We also call attention to Pope Francis’ historic statement last October rejecting the death penalty in all instances, especially since it disproportionately affects people of color, people who are poor, and persons with intellectual disabilities or severe mental illness.
Climate Change and Care for the Environment
Every day we are faced with the existential threats of global warming and climate change: destructive hurricanes, rising sea levels, severe droughts and wildfires. In his 2019 World Day of Peace message, Pope Francis laments the “lack of concern for the natural environment and the plundering of natural resources for the sake of quick profit.” We cannot ignore the reality of climate change and the scientific evidence of its human causes. The environmental challenge poses fundamental moral and ethical dilemmas, especially since those living in poverty and future generations bear a disproportionate share of its consequences. We have a particular obligation to children, something Pope Francis calls “intergenerational solidarity,” to address climate change. We are called to protect our people and our planet, living our faith in relationship with all of God’s creation.
Nonviolence and an End to War and to the Strategy of Fear
Finally, we must address the pandemic of violence and war that is sweeping the globe: from gun violence in our city streets to our support for war in distant lands.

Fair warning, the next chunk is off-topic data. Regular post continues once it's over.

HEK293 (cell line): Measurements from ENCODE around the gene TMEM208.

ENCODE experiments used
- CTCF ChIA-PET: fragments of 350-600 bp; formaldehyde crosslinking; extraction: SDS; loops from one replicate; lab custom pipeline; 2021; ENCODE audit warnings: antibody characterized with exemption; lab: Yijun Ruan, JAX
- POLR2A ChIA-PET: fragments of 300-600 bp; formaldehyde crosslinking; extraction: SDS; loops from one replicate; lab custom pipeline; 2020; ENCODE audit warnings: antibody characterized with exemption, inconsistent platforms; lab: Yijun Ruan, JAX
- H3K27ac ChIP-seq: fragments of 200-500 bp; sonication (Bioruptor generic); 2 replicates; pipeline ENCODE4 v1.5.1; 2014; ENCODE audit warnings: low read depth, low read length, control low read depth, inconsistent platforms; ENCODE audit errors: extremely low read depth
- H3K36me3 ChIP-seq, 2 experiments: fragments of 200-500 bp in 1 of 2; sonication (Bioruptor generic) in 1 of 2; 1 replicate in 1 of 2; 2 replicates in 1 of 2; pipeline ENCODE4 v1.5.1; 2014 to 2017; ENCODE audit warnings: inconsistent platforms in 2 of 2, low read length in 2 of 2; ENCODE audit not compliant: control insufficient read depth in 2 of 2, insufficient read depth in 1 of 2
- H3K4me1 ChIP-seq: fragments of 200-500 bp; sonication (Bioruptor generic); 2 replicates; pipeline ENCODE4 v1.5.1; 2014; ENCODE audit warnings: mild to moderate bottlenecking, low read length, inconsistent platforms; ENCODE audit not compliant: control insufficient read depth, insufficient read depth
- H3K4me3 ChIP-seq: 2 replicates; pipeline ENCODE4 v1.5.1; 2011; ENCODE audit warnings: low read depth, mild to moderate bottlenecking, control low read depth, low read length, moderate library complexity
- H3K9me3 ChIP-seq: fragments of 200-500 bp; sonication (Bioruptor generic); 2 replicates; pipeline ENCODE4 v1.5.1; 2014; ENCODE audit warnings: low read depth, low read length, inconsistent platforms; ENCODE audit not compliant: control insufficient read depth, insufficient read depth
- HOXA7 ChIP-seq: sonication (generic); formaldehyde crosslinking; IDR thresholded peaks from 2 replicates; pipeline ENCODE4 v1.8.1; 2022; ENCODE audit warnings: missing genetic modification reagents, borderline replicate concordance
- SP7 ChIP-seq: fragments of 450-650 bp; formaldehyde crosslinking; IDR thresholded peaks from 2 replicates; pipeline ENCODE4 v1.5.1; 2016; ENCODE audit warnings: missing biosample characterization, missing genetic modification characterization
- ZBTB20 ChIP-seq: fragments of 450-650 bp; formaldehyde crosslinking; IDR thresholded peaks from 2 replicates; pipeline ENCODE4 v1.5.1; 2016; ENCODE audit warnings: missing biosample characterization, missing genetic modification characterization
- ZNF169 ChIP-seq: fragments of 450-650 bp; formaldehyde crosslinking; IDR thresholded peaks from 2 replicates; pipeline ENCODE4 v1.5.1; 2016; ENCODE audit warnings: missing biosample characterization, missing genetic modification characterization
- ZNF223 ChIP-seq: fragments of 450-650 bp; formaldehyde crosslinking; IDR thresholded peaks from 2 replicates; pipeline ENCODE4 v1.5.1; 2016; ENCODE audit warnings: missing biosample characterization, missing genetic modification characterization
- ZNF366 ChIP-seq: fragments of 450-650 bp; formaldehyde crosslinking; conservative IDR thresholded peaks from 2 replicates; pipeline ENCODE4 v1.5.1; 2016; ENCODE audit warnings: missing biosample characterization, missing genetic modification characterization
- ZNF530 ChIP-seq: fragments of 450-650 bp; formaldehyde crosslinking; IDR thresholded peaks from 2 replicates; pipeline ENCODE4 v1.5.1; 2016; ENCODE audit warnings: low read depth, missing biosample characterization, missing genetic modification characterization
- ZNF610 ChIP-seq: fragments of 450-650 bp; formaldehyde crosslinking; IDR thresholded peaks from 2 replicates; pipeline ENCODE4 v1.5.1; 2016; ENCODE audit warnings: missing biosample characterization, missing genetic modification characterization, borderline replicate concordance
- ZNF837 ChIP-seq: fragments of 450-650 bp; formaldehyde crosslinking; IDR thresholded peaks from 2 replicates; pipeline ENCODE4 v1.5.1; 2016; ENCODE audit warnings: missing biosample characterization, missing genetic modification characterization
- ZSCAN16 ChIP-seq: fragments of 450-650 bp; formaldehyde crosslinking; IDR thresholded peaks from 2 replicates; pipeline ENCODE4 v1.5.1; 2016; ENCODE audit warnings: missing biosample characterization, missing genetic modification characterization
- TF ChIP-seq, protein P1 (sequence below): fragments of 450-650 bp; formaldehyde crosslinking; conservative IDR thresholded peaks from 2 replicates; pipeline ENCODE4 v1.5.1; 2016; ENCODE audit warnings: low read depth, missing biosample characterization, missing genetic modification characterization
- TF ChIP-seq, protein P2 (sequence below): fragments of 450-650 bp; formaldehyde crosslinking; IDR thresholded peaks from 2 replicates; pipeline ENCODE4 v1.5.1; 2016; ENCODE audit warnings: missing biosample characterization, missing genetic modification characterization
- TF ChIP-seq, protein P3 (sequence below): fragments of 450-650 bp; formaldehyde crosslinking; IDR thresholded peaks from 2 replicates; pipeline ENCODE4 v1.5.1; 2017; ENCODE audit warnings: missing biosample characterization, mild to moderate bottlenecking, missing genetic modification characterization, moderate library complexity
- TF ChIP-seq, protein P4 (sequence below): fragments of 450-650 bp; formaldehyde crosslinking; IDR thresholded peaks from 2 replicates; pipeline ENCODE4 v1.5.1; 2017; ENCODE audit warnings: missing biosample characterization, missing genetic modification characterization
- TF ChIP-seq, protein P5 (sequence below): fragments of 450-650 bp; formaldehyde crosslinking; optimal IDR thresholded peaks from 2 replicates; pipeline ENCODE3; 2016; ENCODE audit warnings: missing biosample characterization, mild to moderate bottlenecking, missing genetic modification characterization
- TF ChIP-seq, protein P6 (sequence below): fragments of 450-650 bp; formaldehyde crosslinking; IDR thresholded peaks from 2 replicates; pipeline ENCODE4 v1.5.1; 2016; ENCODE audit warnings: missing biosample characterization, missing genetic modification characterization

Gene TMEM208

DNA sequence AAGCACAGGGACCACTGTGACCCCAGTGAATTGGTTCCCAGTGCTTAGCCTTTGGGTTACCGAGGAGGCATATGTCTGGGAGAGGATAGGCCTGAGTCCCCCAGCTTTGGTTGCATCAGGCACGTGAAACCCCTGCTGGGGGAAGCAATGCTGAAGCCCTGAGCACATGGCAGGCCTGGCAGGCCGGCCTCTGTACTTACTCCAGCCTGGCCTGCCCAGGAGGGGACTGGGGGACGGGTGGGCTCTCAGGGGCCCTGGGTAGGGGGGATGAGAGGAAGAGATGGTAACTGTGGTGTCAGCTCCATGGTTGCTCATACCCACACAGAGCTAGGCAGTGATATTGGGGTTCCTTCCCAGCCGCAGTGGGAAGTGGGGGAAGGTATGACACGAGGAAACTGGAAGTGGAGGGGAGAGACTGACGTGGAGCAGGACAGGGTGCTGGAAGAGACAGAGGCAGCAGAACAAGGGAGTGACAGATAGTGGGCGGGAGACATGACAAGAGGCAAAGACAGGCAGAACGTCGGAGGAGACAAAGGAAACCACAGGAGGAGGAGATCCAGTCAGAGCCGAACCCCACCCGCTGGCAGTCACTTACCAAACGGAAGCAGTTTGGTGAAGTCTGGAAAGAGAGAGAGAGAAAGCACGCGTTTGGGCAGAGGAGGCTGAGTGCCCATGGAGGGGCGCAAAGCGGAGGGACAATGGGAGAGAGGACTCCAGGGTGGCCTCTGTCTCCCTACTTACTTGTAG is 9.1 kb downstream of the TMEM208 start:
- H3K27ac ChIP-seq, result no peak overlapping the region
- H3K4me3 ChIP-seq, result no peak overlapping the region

Ending the scourge of violence requires both deep wisdom and courage. In his 2017 World Day of Peace message “Nonviolence: A Style of Politics for Peace,” Pope Francis noted the historic contributions of Dr. King and other courageous peacemakers, and affirmed the urgent need to cultivate the power of active and creative nonviolence as a response to the deadly violence manifest throughout the world today:
“This ‘piecemeal’ violence, of different kinds and levels, causes great suffering …. Violence is not the cure for our broken world …. The decisive and consistent practice of nonviolence has produced impressive results …. I pledge the assistance of the Church in every effort to build peace through active and creative nonviolence.”
The experience of the past two years only reaffirms the need to move boldly and courageously to nonviolent solutions to domestic and global conflict and violence. Dr. King taught us that acting nonviolently in our words and actions is the way to redemption and lasting reconciliation.
Good Politics at the Service of Justice and Peace